To explore barriers and facilitators to COVID-19, influenza, and pneumococcal vaccine uptake in immunosuppressed adults with immune-mediated inflammatory diseases (IMIDs).
Recruiting through national patient charities and a local hospital, participants were invited to take part in an in-depth, one-to-one, semi-structured interview with a trained qualitative researcher between November 2021 and January 2022. Data were analysed thematically in NVivo, cross-validated by a second coder and mapped to the SAGE vaccine hesitancy matrix.
Twenty participants (75% female, 20% non-white) were recruited. Barriers and facilitators spanned contextual, individual/group and vaccine/vaccination-specific factors. Key facilitators to all vaccines were higher perceived infection risk and belief that vaccination is beneficial. Key barriers to all vaccines were belief that vaccination could trigger IMID flare, and active IMID. Key facilitators specific to COVID-19 vaccines included media focus, high incidence, mass-vaccination programme with visible impact, social responsibility, and healthcare professionals’ (HCP) confirmation of the new vaccines’ suitability for their IMID. Novel vaccine technology was a concern, not a barrier. Key facilitators of influenza/pneumococcal vaccines were awareness of eligibility, direct invitation, and, clear recommendation from trusted HCP. Key barriers of influenza/pneumococcal vaccines were unaware of eligibility, no direct invitation or recommendation from HCP, low perceived infection risk, and no perceived benefit from vaccination.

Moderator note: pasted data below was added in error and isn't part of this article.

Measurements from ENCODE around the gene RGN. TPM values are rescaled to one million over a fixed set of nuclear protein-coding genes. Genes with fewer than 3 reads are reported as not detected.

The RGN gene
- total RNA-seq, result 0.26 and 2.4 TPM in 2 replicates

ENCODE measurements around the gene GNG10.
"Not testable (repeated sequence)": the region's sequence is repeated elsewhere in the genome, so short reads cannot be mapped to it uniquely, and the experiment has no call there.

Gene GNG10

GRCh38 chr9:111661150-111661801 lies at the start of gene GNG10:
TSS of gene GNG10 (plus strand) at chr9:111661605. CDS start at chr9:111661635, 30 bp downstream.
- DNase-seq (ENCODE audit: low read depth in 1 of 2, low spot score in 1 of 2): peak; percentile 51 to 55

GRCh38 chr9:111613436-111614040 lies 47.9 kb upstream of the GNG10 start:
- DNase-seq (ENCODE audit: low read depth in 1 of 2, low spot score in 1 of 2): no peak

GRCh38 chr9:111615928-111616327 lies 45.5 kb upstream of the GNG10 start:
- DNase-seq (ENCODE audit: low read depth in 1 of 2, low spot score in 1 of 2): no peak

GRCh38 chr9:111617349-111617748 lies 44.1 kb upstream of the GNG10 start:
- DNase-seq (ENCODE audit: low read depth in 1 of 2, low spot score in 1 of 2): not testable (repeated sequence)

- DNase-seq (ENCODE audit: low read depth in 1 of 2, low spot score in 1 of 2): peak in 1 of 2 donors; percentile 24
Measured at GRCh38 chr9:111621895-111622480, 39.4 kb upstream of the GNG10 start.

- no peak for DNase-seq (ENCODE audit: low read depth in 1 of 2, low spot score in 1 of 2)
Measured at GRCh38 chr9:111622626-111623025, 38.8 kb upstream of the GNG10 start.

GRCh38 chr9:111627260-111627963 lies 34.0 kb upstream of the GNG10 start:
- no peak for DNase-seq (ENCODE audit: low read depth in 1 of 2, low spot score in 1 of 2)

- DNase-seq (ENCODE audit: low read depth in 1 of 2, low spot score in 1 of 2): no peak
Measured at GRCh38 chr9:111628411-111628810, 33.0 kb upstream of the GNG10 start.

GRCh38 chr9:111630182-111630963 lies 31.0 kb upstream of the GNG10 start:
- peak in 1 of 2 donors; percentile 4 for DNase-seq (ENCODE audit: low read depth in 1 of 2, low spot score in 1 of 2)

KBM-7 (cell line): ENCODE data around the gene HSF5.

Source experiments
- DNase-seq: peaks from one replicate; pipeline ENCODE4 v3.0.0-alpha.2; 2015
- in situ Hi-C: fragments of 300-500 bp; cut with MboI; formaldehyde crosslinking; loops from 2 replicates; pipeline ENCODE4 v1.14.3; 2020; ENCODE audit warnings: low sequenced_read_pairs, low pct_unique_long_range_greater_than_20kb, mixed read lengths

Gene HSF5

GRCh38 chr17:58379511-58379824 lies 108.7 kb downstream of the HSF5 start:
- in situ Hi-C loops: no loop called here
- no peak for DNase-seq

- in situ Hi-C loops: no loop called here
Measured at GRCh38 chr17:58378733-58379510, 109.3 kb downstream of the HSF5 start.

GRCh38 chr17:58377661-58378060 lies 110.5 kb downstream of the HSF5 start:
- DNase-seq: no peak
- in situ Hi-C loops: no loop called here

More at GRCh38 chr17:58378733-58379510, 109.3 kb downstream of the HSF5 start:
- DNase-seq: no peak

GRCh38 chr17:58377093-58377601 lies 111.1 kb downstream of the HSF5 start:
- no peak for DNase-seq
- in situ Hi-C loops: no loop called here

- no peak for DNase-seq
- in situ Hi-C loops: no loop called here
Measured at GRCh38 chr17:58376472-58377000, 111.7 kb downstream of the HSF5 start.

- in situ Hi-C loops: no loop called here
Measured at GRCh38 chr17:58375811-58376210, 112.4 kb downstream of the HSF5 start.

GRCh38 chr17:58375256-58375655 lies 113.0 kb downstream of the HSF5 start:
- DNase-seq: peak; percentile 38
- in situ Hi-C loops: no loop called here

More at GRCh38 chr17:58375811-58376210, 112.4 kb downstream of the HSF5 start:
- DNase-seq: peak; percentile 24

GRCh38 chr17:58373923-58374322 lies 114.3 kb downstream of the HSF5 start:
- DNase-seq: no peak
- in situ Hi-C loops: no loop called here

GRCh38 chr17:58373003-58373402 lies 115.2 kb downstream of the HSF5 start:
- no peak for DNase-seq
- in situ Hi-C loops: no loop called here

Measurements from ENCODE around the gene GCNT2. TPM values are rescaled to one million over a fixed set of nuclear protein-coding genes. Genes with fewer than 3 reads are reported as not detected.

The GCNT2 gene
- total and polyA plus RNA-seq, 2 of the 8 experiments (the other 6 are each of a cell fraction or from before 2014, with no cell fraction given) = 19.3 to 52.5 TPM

Numerous barriers and facilitators to vaccination, varying by vaccine-type, exist for immunosuppressed-IMID patients. Addressing vaccine benefits and safety for IMID-patients in clinical practice, direct invitation, and public-health messaging highlighting immunosuppression as key vaccination-eligibility criteria may optimise uptake, although further research should assess this.